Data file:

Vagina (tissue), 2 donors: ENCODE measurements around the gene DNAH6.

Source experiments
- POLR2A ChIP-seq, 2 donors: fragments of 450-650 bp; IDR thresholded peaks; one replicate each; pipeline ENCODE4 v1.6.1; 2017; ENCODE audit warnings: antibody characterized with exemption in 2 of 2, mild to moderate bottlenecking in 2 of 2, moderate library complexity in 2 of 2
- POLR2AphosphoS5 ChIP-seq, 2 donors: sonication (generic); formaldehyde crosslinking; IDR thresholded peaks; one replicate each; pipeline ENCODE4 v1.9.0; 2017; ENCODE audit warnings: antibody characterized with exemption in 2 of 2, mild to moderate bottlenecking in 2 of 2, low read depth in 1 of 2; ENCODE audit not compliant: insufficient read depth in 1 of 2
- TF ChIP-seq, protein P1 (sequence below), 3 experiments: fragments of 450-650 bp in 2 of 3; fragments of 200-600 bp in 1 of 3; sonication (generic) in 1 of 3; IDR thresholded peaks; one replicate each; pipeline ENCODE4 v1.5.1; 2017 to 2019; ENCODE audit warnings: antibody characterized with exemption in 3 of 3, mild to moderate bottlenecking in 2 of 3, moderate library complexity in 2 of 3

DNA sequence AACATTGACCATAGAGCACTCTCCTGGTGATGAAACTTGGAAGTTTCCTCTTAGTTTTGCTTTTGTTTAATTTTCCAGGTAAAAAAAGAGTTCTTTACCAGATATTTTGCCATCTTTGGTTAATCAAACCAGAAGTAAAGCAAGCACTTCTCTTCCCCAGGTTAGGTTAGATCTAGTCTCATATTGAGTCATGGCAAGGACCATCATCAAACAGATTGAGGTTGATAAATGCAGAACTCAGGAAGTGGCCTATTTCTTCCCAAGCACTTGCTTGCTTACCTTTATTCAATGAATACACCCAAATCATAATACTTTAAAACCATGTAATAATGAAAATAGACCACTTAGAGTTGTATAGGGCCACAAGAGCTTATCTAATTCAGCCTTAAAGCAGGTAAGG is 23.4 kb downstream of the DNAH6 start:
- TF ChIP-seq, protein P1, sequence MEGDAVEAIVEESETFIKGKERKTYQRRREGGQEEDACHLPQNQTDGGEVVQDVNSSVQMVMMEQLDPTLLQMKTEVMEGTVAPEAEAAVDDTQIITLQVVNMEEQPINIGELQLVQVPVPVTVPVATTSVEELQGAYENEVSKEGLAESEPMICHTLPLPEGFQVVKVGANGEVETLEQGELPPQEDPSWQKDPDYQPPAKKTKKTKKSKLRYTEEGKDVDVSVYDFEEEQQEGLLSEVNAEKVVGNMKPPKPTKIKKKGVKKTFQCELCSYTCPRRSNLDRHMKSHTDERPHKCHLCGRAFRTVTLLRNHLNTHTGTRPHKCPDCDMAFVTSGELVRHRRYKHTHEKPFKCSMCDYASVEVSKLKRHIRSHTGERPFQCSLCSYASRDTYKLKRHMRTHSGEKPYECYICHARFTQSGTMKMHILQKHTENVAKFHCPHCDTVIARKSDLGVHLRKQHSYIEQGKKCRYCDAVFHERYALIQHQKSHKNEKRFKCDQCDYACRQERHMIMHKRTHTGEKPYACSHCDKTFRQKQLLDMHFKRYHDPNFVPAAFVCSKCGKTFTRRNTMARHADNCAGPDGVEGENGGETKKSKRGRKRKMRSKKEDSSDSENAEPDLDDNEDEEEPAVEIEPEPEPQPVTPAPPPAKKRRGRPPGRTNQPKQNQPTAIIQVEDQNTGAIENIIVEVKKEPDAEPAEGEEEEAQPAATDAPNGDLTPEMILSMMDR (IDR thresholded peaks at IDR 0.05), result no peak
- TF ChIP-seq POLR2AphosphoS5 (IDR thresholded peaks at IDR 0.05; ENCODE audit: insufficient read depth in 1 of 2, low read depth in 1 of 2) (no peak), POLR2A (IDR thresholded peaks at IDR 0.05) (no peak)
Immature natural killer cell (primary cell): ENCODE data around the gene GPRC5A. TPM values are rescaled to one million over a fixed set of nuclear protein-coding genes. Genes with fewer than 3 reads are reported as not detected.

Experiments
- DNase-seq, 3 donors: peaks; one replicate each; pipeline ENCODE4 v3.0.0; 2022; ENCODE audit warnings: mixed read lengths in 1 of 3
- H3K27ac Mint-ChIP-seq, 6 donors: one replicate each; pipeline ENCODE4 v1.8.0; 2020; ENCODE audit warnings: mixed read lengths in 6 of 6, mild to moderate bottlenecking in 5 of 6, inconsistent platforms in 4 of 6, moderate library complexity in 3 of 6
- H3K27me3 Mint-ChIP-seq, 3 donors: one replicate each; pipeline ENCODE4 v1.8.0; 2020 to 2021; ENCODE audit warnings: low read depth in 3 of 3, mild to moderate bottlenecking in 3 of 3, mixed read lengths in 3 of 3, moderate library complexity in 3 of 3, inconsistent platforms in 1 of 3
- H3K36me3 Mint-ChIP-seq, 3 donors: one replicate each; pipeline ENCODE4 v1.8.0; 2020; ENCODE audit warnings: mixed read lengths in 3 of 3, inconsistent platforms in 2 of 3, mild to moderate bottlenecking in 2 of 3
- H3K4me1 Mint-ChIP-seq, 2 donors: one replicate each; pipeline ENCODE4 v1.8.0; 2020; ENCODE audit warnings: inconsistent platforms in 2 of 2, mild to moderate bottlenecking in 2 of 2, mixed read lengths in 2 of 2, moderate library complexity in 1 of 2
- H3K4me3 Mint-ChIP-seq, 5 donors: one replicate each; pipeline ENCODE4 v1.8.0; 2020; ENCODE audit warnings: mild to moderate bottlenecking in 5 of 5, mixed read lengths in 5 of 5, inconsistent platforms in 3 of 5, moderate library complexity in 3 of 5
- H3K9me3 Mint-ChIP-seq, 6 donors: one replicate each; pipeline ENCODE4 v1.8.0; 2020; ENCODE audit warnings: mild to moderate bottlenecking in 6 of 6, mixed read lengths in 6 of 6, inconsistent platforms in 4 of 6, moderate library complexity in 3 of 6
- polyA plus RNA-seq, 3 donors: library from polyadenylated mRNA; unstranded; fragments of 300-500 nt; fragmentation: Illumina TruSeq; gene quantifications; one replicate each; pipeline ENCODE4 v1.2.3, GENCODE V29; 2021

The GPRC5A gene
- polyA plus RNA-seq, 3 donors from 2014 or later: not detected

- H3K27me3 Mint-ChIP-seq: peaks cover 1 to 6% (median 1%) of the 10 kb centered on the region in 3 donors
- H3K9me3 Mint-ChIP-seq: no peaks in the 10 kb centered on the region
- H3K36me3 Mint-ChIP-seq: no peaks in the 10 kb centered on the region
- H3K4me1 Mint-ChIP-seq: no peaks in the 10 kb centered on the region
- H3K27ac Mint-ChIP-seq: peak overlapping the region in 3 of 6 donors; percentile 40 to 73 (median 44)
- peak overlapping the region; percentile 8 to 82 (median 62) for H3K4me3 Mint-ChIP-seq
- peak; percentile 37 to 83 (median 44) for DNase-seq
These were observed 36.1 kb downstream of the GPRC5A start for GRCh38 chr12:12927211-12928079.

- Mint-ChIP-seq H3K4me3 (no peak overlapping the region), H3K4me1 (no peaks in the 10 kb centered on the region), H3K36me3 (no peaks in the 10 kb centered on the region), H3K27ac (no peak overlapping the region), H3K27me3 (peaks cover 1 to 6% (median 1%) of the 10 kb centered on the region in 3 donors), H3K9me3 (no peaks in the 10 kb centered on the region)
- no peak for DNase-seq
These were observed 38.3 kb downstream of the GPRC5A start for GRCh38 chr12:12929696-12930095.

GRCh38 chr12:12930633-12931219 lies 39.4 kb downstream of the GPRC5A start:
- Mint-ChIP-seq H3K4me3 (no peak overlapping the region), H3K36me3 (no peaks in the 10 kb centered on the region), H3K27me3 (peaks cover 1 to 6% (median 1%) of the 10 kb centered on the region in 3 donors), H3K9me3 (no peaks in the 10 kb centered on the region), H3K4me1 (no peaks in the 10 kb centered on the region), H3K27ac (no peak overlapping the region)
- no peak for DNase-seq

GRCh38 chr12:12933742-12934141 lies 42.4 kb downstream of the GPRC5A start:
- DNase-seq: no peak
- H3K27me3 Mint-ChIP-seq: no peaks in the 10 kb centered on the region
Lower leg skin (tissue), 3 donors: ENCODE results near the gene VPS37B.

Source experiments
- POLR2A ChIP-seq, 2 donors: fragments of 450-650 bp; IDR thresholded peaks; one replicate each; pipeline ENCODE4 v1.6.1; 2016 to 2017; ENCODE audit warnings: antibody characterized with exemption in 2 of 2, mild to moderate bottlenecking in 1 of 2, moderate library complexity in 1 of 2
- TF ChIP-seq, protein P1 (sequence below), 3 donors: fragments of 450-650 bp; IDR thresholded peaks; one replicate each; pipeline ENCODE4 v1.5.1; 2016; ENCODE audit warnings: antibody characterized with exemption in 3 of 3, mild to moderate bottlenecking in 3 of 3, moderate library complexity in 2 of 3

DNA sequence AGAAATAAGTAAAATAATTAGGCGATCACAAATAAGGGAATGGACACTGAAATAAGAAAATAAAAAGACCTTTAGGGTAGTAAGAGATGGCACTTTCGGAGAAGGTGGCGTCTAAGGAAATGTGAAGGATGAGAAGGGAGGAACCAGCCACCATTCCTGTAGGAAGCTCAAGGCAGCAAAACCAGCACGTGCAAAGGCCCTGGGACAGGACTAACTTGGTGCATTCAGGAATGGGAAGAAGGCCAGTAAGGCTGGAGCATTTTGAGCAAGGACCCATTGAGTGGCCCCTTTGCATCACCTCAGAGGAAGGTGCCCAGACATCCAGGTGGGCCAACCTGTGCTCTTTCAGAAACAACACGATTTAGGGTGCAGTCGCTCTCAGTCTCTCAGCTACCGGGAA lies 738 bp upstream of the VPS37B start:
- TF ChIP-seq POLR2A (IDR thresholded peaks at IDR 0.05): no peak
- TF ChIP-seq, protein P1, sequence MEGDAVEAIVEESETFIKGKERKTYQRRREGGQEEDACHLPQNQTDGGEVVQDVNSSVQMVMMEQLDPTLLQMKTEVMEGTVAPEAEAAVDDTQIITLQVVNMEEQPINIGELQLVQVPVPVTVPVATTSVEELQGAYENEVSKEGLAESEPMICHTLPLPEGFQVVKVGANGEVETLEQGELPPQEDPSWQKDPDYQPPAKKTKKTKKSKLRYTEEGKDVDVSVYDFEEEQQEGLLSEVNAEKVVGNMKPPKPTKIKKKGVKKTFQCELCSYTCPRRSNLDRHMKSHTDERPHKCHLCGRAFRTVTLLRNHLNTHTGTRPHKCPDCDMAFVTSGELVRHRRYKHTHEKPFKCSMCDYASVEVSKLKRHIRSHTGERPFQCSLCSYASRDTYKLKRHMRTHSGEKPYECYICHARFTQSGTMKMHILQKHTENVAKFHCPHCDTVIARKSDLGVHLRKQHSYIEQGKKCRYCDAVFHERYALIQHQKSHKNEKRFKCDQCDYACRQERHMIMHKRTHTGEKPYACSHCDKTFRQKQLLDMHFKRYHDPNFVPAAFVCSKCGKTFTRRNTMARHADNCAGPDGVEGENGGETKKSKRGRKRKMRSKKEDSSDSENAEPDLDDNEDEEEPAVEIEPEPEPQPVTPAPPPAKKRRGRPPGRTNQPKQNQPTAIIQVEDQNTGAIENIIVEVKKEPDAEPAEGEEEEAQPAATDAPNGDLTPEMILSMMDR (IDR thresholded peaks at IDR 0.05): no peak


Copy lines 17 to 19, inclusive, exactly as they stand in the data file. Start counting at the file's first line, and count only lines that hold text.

- H3K9me3 Mint-ChIP-seq, 6 donors: one replicate each; pipeline ENCODE4 v1.8.0; 2020; ENCODE audit warnings: mild to moderate bottlenecking in 6 of 6, mixed read lengths in 6 of 6, inconsistent platforms in 4 of 6, moderate library complexity in 3 of 6
- polyA plus RNA-seq, 3 donors: library from polyadenylated mRNA; unstranded; fragments of 300-500 nt; fragmentation: Illumina TruSeq; gene quantifications; one replicate each; pipeline ENCODE4 v1.2.3, GENCODE V29; 2021

The GPRC5A gene